I like Riverdale. Yes, it’s a weird show. Both in tone and emphasis, it pretends that solving murder mysteries is a normal part of high school. It’s unsure of what decade it’s in, waffling between 50s-era nostalgia (Betty may not actually wear a hoop skirt, but it’s close) to modern-day plot points(see the episode where Veronica was slut-shamed online or the one on gay-conversion therapy). It is terrible at product placement with characters naming brands from lipstick to dating apps in a way that’s clearly trying to sell you something.
But these quirks give Riverdale a unique style. You know you’re in the Archie-But-Make-It-Sexy universe when you see that terribly died red hair, applique leather jackets, and high school girls at home, alone, in silk lingerie and heels. Everything is both earnest and ridiculous on Riverdale and the same is true of Veronica Lodge’s ethnicity.
Riverdale’s Veronica represents a major break from the source material — she’s not a vapid rich girl who’s biggest challenge is her shoe selection. Instead, she’s a savvy businesswoman, trying to do right despite being raised in a mob family and her former life as a mean girl. She also happens to be Latina.
Camila Mendes, who plays Veronica with charm and verve, is Brazillian-American and her TV parents Hermoine (Marisol Nichols) and Hiram (Mark Consuelos) are both played by actors with Mexican heritage. As far as I can tell, the Lodges are some sort of generic Latinx with no particular place of origin. Their Latinidad shows up in their Catholicism, their mestizo appearance, and their propensity to say “mija” as many times as possible.
Latinx/Catholic plotlines include Veronica’s confirmation and her parents getting their marriage annulled rather than divorcing. Spanglish crosses their family dining table, alternating between silly and cloying. At one point Veronica tells boyfriend Archie that her Dad doesn’t like him because Archie doesn’t speak Spanish — even though we don’t actually see her family speaking Spanish to each other, outside of you guessed it “mija.” Presumably, Veronica’s remark is actually just a coded way to say her dad would prefer her to date inside her race, which she has no chance of doing as there no eligible Latino boys on the show.
In fact, the only Latinx people we meet (and who we’re sure are Latinx) are Veronica, Hiram, and Hermoine. There are no primos, tias, or abuelas swooping in. When we meet Hiram’s mob family, they’re all white. Perhaps some of the Southside Serpents (hi Sweetpea, hi Toni, hi Fangs) are Latinx but we don’t know for sure as they don’t have the backstories (and the actors are not).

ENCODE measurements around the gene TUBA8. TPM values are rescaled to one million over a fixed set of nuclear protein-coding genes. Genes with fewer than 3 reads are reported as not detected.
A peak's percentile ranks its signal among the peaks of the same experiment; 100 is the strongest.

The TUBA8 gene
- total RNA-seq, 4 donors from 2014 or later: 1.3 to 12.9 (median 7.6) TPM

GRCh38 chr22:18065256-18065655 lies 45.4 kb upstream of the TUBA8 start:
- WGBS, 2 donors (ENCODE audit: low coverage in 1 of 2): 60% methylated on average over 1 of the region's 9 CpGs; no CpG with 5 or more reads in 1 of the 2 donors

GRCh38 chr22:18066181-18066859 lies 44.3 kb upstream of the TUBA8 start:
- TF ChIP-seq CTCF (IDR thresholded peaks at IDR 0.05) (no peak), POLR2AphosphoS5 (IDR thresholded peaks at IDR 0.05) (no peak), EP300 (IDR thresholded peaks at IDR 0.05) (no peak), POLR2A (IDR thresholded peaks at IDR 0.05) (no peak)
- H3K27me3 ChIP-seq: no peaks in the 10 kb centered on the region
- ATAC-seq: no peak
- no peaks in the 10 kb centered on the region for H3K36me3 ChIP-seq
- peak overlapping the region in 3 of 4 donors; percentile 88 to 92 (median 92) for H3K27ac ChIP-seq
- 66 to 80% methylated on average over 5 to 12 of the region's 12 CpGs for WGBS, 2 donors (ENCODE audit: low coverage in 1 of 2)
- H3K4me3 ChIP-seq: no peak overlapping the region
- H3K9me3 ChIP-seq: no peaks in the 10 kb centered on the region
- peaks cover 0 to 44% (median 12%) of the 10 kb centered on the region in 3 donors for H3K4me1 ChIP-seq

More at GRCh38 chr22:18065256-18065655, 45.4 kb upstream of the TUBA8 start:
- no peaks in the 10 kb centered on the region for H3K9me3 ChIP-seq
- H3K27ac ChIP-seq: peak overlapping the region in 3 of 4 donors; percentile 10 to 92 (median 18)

Riverdale is one of those one-of-each shows with representation from every group while still remaining white overall. There are Black and Asian and Latinx characters and maybe even Native Americans although whether an indigenous grandparent counts is unclear (just ask Elizabeth Warren). But the show’s main characters, three of the four central group, are lily white and Josie and the Pussycats aside, so is the show’s aesthetic.
I’m not saying Veronica’s latinidad is inconsequential. Certainly, I’m glad she’s in there and holding her own. It’s fun that she’s the rich out-of-towner rather than a salt-of-the-earth or girl-next-door type. That said, I’d prefer the sole Latinxs not being criminals, even in a show where nearly everyone is tainted.
I mean Betty’s Dad is a serial killer and Jughead’s is an accomplice to murder but white people (somehow) get to sin without it reflecting on their entire race. After all, Betty and Jughead’s dads are countered by Archie’s parents (RIP Luke Perry) who are 100% good and other, more ambivalent figures in the town like Sherrif Keller, not to mention the kids themselves. But the Lodges are alone. They’re the only Latinx people in Riverdale and so their story becomes the single story of an entire ethnicity. That’s why we need more than one, not just a single girl and her parents, but rather a multitude.
It’s not too late for Riverdale to deliver a more nuanced understanding of latinidad. Mishel Prada of Vida fame is set to play Veronica’s sister in the current season and I’m excited to see what she’ll bring. Perhaps some new students or visitors from New York could brown the place up. Maybe now dead Joaquin DeSantos (played by Italian Canadian Rob Raco) will have not just the pint-sized brother Ricky (played by Nico Bustamante) but more relatives, this time played by Latinx actors and with more central plotlines. Certainly, if Riverdale’s creators can set their show simultaneously in the fifties and today, they can figure out how to fit in more Latinx people.